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Capital goods imports and investment in Latin America, 1913 and 1925

Xavier Tafunell () and Albert Carreras
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Xavier Tafunell: University Pompeu Fabra

No 5055, Working Papers from Economic History Society

Abstract: "For many years Latin America economic history has been focused on the export performance of the region’s countries and on the import substitution industrialisation policies. The former have paid most of their attention to world markets for Latin American products. The latter have researched the development of domestic output, typically for the largest economies. The imports have usually been neglected as well as the standards of living. Indeed, our knowledge of the development of income levels is very much limited to the large economies. This lack of estimates on levels of income is increasingly becoming a major brake to put Latin American experience in a real world wide comparative perspective. We propose to look at the import side of Latin American economies to find proxies for economic modernisation. In this paper we focus on capital goods imports in order to estimate capital formation. We rely on the exports of the three major capital goods exporting economies – the United Kingdom, United States and Germany – and we check the data with the imports of almost all Latin American and Caribbean economies. We do this for 1913 and 1925. The 1913 benchmark corresponds to the final stage of the classical age of development of the international economy. The 1925 one is at the middle of the recovering twenties, and it has been chosen as it usually corresponds with the start of a better historical statistics recollection. We will discuss the consistency of the two sets of data – exports from the UK, US and Germany and imports from Latin America – and propose a series of figures on capital goods imports (cements, metal products, machinery and transport equipment) for all Latin American and Caribbean countries in 1913 and 1925. The results that we have reached so far, allow for a systematic Latin American and Caribbean (and in some cases even to a wider international) inter country comparison point at a reassessment of the past economic performance of some of the small Latin American and Caribbean economies. We interpret these results within the framework of the opportunities provided for the smooth working of the international economy."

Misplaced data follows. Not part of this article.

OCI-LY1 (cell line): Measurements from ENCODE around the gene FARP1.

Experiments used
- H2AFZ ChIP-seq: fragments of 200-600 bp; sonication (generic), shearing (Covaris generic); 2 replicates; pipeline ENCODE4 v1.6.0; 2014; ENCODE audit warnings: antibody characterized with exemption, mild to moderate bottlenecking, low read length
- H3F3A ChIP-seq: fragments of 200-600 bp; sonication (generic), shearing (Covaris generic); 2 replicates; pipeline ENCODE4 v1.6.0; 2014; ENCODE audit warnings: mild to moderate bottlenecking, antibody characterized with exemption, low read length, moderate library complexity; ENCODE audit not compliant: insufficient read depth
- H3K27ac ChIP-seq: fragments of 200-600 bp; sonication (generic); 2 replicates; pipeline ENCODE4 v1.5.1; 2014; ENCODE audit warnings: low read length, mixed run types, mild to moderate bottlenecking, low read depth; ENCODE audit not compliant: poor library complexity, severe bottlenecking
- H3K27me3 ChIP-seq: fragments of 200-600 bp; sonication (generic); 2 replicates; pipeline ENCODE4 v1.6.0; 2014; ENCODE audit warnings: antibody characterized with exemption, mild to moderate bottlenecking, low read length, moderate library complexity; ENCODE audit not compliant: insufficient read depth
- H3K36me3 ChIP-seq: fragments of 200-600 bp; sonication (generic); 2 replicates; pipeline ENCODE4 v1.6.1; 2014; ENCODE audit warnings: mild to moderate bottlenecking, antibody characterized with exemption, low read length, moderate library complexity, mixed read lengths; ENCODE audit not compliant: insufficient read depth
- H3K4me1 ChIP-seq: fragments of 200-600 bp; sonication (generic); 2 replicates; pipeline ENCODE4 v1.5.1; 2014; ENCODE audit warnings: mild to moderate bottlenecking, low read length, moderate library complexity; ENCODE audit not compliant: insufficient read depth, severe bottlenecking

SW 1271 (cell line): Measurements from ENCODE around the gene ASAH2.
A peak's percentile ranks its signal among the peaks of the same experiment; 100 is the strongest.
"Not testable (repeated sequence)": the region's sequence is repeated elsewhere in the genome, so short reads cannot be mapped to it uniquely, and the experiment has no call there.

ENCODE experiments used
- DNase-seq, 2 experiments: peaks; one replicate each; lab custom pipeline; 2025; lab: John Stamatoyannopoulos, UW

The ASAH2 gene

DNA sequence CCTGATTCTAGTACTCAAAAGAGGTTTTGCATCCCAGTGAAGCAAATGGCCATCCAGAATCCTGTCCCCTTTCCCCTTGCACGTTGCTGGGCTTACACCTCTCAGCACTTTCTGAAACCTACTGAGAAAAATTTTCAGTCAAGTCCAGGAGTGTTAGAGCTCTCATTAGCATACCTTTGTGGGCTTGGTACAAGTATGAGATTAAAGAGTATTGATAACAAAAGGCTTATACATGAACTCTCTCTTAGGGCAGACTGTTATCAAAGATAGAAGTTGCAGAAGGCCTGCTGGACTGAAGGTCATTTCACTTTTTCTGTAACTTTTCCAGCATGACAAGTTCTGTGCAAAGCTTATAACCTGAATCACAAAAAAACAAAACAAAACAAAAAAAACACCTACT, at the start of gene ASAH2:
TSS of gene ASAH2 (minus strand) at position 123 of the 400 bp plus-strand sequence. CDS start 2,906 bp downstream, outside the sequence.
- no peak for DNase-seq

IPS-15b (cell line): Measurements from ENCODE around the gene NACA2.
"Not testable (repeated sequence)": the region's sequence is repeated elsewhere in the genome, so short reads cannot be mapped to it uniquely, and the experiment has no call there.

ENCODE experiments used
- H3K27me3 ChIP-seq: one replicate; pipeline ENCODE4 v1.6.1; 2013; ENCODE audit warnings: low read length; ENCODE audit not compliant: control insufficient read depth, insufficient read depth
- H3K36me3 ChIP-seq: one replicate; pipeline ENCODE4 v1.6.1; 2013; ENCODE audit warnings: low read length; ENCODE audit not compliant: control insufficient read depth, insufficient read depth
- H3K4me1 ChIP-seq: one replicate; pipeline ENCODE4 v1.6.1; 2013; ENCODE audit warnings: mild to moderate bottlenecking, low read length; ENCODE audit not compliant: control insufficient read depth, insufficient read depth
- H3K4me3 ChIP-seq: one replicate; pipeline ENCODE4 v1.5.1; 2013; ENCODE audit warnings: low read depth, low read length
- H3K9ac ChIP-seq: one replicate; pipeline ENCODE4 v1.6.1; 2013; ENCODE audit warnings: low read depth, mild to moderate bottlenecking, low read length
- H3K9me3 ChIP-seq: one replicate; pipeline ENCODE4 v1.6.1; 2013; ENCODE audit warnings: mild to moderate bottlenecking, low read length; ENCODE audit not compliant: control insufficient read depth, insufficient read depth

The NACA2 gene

JEL-codes: N00 (search for similar items in EconPapers)
Date: 2005-04
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